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Deseret Peak

June 29, 2009

So I head to bed early last night, before nightfall, with my body pretty exhausted from yesterday’s ultra.  I’m shuffling in my hotel room and, though I’ve stuffed my body with food, I expect to barely be able to move when I wake up.

I sleep in until almost 7 (ten hours rest!), take a few tender steps… and feel absolutely fine.  I’m sure if I did some deep knee bends my body would protest, but I’m completely mobile, hooray!  So the first order of business is – what the heck do I do with my day?  I had been planning on a six mile hike up at Tony Grove, a nifty little area NE of Logan, which a fellow runner had recommended to me yesterday.  But, I feel great. So, where to go?

The first thought is to head to the other side of the valley, and climb the Wellsville Mountains.  However, these have a reputation as the steepest mountains in the world and, while I have some doubts about that, they do have an incredible rise above the valley floor, and do not appear to be very wide at all.  So I decide maybe that’s not one for me – mainly because I’m worried about my quads coming back down more than anything.

So, what does that leave?  I decide to go a bit farther afield – I’ve been south of SLC to Orem (Nebo, Timpanogos) and well to the northeast (Logan), so I decide to head west (the direction that always pulls me) and head to Deseret Peak.  This also allows me to get a good look at the Great Salt Lake, which I’ve mainly avoided (heading south first away from it, then east and north).

Hooray for sage brush!

Hooray for sage brush!

Deseret Peak is a nifty 11,000 foot peak in the Stansbury Mountains, about 40 miles west of Salt Lake City.  It rises fairly quickly from the valley floor but has a pretty good moat of foothills to the east.  The true peak is almost dead center, with snow on it.  The route I’m following goes up towards the basin in center, then cuts to the left (south) and cuts up a different ravine hidden by the shoulder I traverse around.  The East face is pretty darned impressive, though unfortunately I angle away from it and never get to see it up close.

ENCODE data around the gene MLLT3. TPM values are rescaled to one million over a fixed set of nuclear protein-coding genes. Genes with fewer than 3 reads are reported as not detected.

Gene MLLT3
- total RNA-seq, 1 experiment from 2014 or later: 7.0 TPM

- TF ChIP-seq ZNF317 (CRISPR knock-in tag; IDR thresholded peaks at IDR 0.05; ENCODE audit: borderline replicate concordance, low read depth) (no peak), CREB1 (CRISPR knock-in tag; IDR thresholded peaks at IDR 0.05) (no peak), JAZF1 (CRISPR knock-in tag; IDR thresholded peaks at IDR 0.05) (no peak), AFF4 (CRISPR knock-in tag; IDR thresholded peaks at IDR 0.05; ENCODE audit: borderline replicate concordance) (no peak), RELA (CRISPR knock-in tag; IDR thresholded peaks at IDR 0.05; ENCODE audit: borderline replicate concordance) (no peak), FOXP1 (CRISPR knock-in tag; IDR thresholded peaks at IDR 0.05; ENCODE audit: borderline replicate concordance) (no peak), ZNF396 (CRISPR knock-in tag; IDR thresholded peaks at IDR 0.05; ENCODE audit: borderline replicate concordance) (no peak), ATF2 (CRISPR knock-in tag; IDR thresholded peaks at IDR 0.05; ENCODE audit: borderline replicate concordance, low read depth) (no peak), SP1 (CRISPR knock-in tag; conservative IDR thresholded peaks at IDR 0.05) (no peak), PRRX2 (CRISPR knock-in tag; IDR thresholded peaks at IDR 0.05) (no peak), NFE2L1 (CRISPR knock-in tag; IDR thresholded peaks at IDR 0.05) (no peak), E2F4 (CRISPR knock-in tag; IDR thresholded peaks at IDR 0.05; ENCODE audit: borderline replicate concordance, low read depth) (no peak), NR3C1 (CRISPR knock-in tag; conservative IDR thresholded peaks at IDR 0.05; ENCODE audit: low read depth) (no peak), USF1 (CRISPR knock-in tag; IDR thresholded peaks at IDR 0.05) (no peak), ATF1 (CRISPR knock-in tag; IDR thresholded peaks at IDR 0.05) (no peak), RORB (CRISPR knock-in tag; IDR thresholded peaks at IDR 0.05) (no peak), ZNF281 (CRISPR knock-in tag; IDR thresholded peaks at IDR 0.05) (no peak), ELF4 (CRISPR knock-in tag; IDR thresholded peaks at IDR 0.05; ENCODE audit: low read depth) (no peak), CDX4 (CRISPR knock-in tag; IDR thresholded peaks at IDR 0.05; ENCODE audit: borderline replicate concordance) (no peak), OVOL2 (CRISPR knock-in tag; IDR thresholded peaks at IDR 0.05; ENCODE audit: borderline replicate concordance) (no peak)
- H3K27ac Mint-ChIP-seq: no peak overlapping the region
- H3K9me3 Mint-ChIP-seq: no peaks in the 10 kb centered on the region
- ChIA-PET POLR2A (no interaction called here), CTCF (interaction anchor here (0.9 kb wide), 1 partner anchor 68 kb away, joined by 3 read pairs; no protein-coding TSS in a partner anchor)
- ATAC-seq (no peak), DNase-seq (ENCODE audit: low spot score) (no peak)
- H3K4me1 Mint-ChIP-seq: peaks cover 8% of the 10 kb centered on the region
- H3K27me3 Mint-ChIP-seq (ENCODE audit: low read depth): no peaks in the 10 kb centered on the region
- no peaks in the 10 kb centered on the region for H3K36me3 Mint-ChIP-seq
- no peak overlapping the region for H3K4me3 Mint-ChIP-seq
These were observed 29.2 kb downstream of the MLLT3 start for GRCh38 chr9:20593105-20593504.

Getting to the trailhead is an adventure that my mom would have hated.  The road is barely big enough for two vehicles (you eke by anyone you pass by), the crown is incredibly large (I felt like I’d drag the bottom of my rental car if I straddled it) and, oh yeah, there’s a nice 300-400 foot dropoff on the one side, with no guard rail.  Fun.  (I find it ironic that I eschew driving in Chicago, but have no problem putting 600 miles on a rental car in four days).

My Hiking Utah (Falcon Guide) gets me about two miles from the trailhead – no fault of Falcon’s, though.  Between publication in 2005 and now, the Forest Service has had to close off the last two miles or so of the road to the trailhead, giving me about 4 more miles and I’m guessing 500-600 foot elevation gain.  Now, why did they close the road, you might ask?

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OK, this is the road.  As you can see, it passes between two giant rocks.  It’s not very wide, and yeah, kind of a recipe for disaster.  Oh, and then there is this:

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To make it completely insane – the main drainage for the wide cirque you saw above also goes right through this.  And there isn’t one section like this – there are two!